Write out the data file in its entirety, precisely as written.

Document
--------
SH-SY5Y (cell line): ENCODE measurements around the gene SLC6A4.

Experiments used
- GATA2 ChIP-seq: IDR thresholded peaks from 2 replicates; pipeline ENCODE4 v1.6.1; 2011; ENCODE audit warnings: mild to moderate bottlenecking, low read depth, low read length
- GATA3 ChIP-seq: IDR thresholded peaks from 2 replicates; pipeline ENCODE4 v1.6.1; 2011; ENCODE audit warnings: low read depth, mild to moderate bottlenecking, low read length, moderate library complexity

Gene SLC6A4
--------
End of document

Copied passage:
SH-SY5Y (cell line): ENCODE measurements around the gene SLC6A4.

Experiments used
- GATA2 ChIP-seq: IDR thresholded peaks from 2 replicates; pipeline ENCODE4 v1.6.1; 2011; ENCODE audit warnings: mild to moderate bottlenecking, low read depth, low read length
- GATA3 ChIP-seq: IDR thresholded peaks from 2 replicates; pipeline ENCODE4 v1.6.1; 2011; ENCODE audit warnings: low read depth, mild to moderate bottlenecking, low read length, moderate library complexity

Gene SLC6A4